Embrace the harvest season and learn a new skill. This time of year traditionally is a time to harvest and prepare for the colder months ahead.
Supplies you may need:
There are many different methods to canning. Here are a few of my own favorite resources that I have used in the past to preserve my wonderfully home grown garden goods.
Not only is this a time to spent outside with your community, it's a lovely time to ground yourself and harvest your intentions.
Questions to ask yourself on Lammas:
Sit quietly with these thoughts in the sun as it passes over the sky. Let them wash over you and sweep through your body out into the air. Write your thoughts down to revisit if you'd like. Make a list, or sing a song to mark the occasion.
Ah, but what if the coming Fall harvest does not promise prosperity and abundance? Here's is where the ritual of second planting comes in! After the celebratory baking of first-harvest bread takes place and all have recovered from much revelry, it's back to garden.
To ensure a Winter of comfort and plenty, Fall crops can be planted at this time. With every seed nestled into the soil, offer your intentions of plenty, plenty, plenty. Plenty for yourself, for your family, and for your community. We reap what we sow.
Annual Creek ceremony centered around the corn harvest. It often involved a "first fruit" rite where green corn was sacrificed to ensure the bounty of the remaining crop. Similar festivals were found to be seen held throughout North and South America.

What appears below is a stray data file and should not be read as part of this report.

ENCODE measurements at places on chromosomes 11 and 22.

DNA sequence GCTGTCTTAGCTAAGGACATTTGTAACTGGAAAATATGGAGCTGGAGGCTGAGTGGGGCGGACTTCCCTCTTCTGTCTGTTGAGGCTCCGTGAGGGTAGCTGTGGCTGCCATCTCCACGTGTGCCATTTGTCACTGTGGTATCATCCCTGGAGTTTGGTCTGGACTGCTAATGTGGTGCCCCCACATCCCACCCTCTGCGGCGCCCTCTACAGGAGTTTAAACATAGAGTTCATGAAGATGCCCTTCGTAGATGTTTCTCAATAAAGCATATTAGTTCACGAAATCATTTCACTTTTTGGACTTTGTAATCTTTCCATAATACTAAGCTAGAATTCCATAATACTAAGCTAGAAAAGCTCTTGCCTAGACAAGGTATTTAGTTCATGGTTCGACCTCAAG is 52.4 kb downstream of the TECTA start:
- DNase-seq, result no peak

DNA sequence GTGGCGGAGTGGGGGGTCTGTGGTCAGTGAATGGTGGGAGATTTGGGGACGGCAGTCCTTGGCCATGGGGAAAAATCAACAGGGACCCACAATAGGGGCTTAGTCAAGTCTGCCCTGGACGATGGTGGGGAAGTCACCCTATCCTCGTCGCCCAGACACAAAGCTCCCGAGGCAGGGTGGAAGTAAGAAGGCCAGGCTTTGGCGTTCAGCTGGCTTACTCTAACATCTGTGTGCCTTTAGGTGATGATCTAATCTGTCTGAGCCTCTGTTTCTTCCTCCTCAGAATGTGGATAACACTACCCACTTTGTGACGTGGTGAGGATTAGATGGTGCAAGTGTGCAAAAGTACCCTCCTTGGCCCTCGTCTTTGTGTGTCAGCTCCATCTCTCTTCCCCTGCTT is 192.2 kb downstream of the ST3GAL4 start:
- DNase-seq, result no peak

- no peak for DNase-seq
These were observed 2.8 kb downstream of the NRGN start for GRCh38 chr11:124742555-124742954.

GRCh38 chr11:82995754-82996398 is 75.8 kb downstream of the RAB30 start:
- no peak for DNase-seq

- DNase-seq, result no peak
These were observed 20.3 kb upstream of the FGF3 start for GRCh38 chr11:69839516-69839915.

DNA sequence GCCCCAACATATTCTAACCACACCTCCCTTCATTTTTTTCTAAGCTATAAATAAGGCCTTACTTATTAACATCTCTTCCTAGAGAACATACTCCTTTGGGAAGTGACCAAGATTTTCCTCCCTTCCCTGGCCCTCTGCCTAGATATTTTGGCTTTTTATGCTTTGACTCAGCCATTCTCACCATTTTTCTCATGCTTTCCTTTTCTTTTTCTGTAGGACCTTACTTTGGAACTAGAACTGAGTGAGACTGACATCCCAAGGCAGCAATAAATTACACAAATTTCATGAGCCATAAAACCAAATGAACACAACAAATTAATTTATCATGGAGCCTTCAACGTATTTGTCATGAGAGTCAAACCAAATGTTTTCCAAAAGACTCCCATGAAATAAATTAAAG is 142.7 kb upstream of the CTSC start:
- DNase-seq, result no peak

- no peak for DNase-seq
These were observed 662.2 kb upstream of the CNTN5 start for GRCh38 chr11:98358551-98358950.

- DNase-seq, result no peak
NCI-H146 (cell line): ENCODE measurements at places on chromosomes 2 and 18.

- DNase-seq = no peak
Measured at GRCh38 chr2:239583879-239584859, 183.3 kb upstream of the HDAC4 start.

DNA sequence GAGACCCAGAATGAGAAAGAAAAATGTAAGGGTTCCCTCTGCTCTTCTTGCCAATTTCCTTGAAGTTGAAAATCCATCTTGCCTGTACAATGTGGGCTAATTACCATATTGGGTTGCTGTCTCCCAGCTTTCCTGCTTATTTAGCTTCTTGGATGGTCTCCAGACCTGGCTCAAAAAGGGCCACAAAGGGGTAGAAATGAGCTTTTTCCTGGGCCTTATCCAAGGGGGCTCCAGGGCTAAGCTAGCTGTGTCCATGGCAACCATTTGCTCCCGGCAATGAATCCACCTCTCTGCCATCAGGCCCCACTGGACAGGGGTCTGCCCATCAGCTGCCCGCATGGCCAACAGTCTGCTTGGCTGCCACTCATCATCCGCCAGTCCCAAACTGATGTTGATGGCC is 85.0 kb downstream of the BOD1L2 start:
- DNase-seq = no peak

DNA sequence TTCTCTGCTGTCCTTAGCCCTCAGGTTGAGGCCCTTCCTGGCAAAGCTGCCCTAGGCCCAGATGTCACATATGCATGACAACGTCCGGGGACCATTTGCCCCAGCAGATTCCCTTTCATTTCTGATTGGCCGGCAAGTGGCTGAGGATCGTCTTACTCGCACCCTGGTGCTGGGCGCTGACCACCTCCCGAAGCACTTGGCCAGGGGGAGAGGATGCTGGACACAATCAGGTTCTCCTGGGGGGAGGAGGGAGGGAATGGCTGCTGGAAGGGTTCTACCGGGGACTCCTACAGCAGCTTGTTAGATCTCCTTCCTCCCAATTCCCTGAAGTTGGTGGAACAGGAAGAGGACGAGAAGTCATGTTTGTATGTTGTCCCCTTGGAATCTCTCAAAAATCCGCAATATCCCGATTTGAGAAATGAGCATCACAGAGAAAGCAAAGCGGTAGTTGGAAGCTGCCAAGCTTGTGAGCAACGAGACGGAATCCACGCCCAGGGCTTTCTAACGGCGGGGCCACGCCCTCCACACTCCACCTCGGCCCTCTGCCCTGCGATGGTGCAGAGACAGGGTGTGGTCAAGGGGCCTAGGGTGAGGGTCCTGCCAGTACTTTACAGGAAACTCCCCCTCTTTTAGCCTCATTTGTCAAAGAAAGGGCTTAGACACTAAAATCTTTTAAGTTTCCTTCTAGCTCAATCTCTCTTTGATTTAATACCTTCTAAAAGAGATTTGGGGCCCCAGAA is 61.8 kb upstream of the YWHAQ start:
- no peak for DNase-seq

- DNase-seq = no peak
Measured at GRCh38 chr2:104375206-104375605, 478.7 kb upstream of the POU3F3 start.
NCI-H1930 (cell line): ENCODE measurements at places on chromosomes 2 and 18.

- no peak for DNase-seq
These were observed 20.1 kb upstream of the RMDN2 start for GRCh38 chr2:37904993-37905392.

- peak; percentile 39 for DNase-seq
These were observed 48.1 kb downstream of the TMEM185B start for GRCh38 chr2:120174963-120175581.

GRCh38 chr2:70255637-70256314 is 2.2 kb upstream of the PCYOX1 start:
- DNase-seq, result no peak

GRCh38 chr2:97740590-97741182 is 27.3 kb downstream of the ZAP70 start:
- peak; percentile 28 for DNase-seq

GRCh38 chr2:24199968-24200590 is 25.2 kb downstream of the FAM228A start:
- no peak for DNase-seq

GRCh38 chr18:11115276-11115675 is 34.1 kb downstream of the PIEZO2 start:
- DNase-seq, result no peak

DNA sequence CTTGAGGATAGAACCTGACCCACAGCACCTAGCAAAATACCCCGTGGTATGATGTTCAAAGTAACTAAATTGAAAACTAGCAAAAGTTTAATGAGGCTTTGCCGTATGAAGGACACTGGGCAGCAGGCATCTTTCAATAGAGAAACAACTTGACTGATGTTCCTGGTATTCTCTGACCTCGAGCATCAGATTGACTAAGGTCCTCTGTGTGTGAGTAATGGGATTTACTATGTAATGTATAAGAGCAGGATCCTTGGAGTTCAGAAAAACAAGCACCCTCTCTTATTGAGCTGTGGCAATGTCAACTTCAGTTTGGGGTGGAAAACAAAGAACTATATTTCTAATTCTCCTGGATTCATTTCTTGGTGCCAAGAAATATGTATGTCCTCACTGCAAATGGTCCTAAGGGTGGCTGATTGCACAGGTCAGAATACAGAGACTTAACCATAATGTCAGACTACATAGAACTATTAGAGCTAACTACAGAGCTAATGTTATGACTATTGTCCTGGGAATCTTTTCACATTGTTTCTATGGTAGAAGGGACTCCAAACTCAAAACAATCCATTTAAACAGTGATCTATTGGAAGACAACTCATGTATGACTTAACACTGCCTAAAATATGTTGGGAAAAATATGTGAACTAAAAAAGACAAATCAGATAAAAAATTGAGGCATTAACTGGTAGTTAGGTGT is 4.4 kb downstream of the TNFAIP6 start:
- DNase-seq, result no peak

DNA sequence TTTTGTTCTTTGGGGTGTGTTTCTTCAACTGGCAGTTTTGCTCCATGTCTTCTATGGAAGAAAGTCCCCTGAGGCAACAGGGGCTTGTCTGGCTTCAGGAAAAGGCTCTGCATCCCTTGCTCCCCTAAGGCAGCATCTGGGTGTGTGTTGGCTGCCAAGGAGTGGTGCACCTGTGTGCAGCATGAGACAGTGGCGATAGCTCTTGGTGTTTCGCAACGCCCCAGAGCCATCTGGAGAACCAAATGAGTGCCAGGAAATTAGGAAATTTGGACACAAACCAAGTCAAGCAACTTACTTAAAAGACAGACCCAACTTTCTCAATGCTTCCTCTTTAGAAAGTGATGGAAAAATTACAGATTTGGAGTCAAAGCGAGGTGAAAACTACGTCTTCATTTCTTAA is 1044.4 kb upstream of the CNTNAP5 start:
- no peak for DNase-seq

A time of gathering a sacrifice for many tribes. The Sun dance is a grueling test of the spirit and body often involving fasting from food and water, long intervals of movement and skin piercings. More information about the Lakota Sun Dance can be found HERE!
Celebrating in August or September, this celebration marks the end of the rainy season and the appearance of yams. In this region, yams are a staple crop needed to sustain these communities through the dry season. Feasts and celebrations are held in hopes of having a bountiful harvest.
She Who Dances in Dirt
SHE who dances in dirt knows the joy of being clean.
She who dances in dirt eats a slice of darkness
alongside her cup of sunlight.
SHE who dances in dirt can smell the stench and survive,
won't hesitate to cry when she feels pain.
She screams until her anguish breeds laughter
and her laughter breeds movement.
She proclaims her boundaries loud, proud, with convictions,
and believes fervently that her input is valuable
SHE who dances in dirt breathes fully, breathes freely.
SHE who dances in dirt has also flirted with fire, swam in sadness,
tasted tragedy, felt the forceful flames of fury rise within her soul
then bubble up, otu, and over into a salty sea.
She has been there. She has gone deep.
She knows the meaning of suffering,
and has risen from her pain alive and clean—ruggedly scarred—
but shining clean.
SHE who dances in dirt does so because
she knows her dancing will cause her wounds to heal.
Her dancing will connect her with the pulse of the great mother.
Her joy atop a mass of confusion
will help others learn
to trust the dirt, befriend the pain, know its watery depths
and in them find power to rise from the black hole.
Her dancing will spread until
SHE who dances in dirt
does not dance alone.
SHE who dances in dirt is one of the many
who move their bare feet
across the land
dancing, dancing, dancing . . .
joyfully, confusedly, wildly in the dirt.
—© Anna Ruth Hall 2016
Originally published in We'Moon 2020: Wake Up Call, available now at half price!
Maeanna Welti (Portland, OR—unceded Chinook Land) is a writer, astrologer and witch. She is the author of the Healing Witch Samhain to Samhain workbook. Maeanna offers readings, coaching, support for ancestral and personal healing, and teaches astrology and the fundamentals of witchcraft.